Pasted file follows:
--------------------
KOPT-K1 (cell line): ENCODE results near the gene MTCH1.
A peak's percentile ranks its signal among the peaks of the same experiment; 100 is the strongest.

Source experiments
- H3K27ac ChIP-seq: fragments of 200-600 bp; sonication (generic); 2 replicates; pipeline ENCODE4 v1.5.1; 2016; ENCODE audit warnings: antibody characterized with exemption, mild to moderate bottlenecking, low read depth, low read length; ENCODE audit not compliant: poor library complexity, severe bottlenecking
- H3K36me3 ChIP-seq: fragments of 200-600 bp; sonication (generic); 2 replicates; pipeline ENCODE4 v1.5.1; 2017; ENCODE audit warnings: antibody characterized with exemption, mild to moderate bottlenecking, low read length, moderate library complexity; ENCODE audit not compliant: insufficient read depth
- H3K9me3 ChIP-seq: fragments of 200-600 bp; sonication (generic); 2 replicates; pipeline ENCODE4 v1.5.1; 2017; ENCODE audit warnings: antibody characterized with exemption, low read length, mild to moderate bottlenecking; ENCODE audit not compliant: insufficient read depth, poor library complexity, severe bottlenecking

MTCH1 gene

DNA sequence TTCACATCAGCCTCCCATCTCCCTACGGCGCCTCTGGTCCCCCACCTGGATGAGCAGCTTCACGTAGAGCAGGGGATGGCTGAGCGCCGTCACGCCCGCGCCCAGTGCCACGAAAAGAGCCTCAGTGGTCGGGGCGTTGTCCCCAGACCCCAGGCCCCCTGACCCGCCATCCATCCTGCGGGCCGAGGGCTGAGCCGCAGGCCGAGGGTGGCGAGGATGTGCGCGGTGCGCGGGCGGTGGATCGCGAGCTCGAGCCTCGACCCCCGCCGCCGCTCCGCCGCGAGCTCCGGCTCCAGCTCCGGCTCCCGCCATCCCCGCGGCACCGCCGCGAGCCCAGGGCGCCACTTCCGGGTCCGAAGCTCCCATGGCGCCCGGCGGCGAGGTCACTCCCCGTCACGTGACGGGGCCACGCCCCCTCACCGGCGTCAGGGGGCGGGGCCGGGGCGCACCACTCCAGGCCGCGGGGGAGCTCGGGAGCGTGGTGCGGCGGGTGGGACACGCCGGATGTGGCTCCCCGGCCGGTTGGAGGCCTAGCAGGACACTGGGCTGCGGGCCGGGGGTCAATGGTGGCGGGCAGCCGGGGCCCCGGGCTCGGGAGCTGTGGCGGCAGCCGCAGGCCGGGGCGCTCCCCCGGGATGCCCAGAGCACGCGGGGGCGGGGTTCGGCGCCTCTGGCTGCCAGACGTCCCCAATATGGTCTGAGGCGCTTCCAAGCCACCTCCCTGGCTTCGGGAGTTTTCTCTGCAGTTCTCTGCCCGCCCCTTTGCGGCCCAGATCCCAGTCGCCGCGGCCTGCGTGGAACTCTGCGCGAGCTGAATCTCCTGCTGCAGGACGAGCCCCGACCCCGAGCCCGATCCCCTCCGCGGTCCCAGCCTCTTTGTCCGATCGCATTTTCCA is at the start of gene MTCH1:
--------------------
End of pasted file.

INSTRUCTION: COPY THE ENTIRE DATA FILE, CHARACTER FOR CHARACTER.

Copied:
KOPT-K1 (cell line): ENCODE results near the gene MTCH1.
A peak's percentile ranks its signal among the peaks of the same experiment; 100 is the strongest.

Source experiments
- H3K27ac ChIP-seq: fragments of 200-600 bp; sonication (generic); 2 replicates; pipeline ENCODE4 v1.5.1; 2016; ENCODE audit warnings: antibody characterized with exemption, mild to moderate bottlenecking, low read depth, low read length; ENCODE audit not compliant: poor library complexity, severe bottlenecking
- H3K36me3 ChIP-seq: fragments of 200-600 bp; sonication (generic); 2 replicates; pipeline ENCODE4 v1.5.1; 2017; ENCODE audit warnings: antibody characterized with exemption, mild to moderate bottlenecking, low read length, moderate library complexity; ENCODE audit not compliant: insufficient read depth
- H3K9me3 ChIP-seq: fragments of 200-600 bp; sonication (generic); 2 replicates; pipeline ENCODE4 v1.5.1; 2017; ENCODE audit warnings: antibody characterized with exemption, low read length, mild to moderate bottlenecking; ENCODE audit not compliant: insufficient read depth, poor library complexity, severe bottlenecking

MTCH1 gene

DNA sequence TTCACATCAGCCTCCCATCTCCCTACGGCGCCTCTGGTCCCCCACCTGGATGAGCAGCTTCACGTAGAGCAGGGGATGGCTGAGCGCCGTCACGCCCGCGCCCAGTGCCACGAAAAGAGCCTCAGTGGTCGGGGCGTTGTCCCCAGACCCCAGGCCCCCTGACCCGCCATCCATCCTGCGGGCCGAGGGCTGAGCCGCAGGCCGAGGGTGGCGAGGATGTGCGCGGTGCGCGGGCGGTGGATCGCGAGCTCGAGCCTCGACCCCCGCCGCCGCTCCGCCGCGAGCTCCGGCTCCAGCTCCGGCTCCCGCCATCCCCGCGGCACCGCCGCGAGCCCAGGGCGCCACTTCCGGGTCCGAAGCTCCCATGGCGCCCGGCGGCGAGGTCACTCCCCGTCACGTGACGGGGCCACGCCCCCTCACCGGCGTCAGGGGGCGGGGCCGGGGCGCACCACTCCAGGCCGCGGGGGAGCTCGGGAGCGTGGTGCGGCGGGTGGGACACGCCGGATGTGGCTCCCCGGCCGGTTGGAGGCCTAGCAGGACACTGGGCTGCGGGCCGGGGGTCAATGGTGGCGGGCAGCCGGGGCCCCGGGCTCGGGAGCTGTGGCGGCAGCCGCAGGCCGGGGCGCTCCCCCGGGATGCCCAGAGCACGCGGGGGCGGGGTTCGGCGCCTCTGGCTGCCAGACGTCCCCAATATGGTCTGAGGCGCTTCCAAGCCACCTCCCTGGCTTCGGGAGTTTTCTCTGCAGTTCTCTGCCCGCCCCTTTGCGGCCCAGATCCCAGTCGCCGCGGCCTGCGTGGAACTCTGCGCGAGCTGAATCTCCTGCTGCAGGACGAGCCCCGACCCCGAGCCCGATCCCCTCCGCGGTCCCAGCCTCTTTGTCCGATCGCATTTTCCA is at the start of gene MTCH1: